Could Sleep Apnea be Affecting Your Patient’s Dental Implants?

 

When our patients are missing teeth, many might turn to dental implants for a more permanent solution. And that’s great, but what if something is changing the permanence of those dental implants? In a study from the Journal of Oral Implantology, the impact of obstructive sleep apnea (OSA) on dental implants was investigated, and they found a connection. If we can treat our patients’ sleep apnea to prevent harming their dental implants, we can continue to help them smile for longer.  

The Study

Researchers looked at how OSA affects implant-borne prostheses, and the frequency with which a complication occurred was studied in 67 different patients. The researchers found a high instance of complications related to OSA, which means we need to pay closer attention to our patients’ oral health when they have dental implants and/or suffer from sleep apnea.

Of the 67 patients studied, about 16 experienced complications with their dental implants. In fact, 13 of those had OSA. Among the 16 patients with complications, there were 22 prostheses with a total of 30 issues, including:

  • Porcelain Fracture
  • Facture of the Screw/Implant
  • Loosening of the Screw
  • Decementation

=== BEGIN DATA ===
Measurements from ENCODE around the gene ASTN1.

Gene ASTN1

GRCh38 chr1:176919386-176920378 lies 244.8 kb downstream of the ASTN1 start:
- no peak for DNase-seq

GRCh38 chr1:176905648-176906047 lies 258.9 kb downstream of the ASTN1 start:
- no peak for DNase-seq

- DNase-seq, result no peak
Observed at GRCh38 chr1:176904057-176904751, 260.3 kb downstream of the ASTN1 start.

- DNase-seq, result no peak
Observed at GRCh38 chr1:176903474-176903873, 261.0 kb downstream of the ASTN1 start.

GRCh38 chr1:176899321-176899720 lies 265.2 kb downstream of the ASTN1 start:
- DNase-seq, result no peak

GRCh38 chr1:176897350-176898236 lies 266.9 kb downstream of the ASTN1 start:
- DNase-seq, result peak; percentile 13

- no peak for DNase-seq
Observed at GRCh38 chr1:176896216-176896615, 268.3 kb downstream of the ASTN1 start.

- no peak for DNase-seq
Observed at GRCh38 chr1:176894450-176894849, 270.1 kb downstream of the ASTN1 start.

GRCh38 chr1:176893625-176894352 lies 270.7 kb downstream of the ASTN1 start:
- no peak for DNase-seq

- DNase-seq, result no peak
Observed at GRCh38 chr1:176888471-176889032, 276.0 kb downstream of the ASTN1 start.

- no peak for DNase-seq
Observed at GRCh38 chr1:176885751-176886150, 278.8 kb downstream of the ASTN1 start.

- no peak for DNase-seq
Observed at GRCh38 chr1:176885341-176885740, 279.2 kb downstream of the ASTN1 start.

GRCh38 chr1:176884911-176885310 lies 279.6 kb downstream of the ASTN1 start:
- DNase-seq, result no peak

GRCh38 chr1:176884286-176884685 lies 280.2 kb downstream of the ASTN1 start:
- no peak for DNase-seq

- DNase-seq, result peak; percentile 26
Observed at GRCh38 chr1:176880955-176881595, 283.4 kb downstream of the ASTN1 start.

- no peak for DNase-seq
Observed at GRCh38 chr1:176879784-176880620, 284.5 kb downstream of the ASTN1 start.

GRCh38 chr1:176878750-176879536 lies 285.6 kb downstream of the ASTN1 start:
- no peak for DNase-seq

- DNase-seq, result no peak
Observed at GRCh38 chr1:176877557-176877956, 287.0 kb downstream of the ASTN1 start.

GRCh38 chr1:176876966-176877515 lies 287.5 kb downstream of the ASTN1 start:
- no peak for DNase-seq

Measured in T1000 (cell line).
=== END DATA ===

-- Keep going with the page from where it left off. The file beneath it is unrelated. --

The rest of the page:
The average time for a complication to occur in patients with sleep apnea is about 73 months post-implantation–that’s a long time. In fact, about 81% of patients with OSA experienced complications with their dental implants–that number is far too high.

What Options are Available?

As you know, the availability of oral appliance therapy is essential in helping our patients find relief from sleep apnea. And now, it seems it can help to prevent further harm to their dental implants. It is also important to keep an eye on sleep bruxism, or bruxism in general, because this will be a leading cause of damage to dental implants, too.

We’ve got a lot on our plates when it comes to treating obstructive sleep apnea and sleep bruxism in our patients, but now we need to be on the lookout for complications with dental implants. Are you ready to take charge of your patients’ health even more? Good. So am I.

Let’s keep an eye on sleep apnea, sleep bruxism and dental implants. If we can pay extra attention to these patients, we can continue to not only improve their sleep, but their oral health as well. If you have any questions, please do not hesitate to contact me further. In the meantime, continue to seek advanced education by attending one of my upcoming lectures!